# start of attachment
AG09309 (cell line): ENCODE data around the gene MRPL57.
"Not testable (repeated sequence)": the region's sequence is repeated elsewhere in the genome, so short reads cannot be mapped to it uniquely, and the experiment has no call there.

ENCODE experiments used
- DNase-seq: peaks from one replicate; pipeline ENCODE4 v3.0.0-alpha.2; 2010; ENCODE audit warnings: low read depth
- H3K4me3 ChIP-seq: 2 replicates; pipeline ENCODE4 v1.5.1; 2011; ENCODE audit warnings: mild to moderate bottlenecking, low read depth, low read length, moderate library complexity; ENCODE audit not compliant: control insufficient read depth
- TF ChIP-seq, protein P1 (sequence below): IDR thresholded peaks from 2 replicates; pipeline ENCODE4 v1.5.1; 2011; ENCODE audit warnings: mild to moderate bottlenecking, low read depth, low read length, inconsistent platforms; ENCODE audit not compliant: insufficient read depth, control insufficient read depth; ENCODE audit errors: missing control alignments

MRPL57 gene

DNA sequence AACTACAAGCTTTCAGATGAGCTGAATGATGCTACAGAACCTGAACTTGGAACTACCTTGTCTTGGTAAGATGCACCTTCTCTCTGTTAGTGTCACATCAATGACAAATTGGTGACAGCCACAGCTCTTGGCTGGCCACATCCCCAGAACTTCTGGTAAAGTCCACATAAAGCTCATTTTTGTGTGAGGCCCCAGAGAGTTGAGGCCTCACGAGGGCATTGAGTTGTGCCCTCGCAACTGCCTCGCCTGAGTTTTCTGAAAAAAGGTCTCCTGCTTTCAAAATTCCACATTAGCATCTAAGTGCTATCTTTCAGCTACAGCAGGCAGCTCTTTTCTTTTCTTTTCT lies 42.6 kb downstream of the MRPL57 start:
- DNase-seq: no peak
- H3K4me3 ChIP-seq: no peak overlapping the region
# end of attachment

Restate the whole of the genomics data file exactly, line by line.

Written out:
AG09309 (cell line): ENCODE data around the gene MRPL57.
"Not testable (repeated sequence)": the region's sequence is repeated elsewhere in the genome, so short reads cannot be mapped to it uniquely, and the experiment has no call there.

ENCODE experiments used
- DNase-seq: peaks from one replicate; pipeline ENCODE4 v3.0.0-alpha.2; 2010; ENCODE audit warnings: low read depth
- H3K4me3 ChIP-seq: 2 replicates; pipeline ENCODE4 v1.5.1; 2011; ENCODE audit warnings: mild to moderate bottlenecking, low read depth, low read length, moderate library complexity; ENCODE audit not compliant: control insufficient read depth
- TF ChIP-seq, protein P1 (sequence below): IDR thresholded peaks from 2 replicates; pipeline ENCODE4 v1.5.1; 2011; ENCODE audit warnings: mild to moderate bottlenecking, low read depth, low read length, inconsistent platforms; ENCODE audit not compliant: insufficient read depth, control insufficient read depth; ENCODE audit errors: missing control alignments

MRPL57 gene

DNA sequence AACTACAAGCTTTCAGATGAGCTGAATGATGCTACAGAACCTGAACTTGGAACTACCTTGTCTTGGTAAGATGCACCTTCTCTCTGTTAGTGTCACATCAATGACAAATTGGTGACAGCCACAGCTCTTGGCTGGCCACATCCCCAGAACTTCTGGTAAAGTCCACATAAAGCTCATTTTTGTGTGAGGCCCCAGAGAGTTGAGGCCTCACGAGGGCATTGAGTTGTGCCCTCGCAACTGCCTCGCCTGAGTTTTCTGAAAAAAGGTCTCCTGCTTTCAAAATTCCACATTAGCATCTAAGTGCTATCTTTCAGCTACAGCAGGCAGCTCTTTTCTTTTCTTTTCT lies 42.6 kb downstream of the MRPL57 start:
- DNase-seq: no peak
- H3K4me3 ChIP-seq: no peak overlapping the region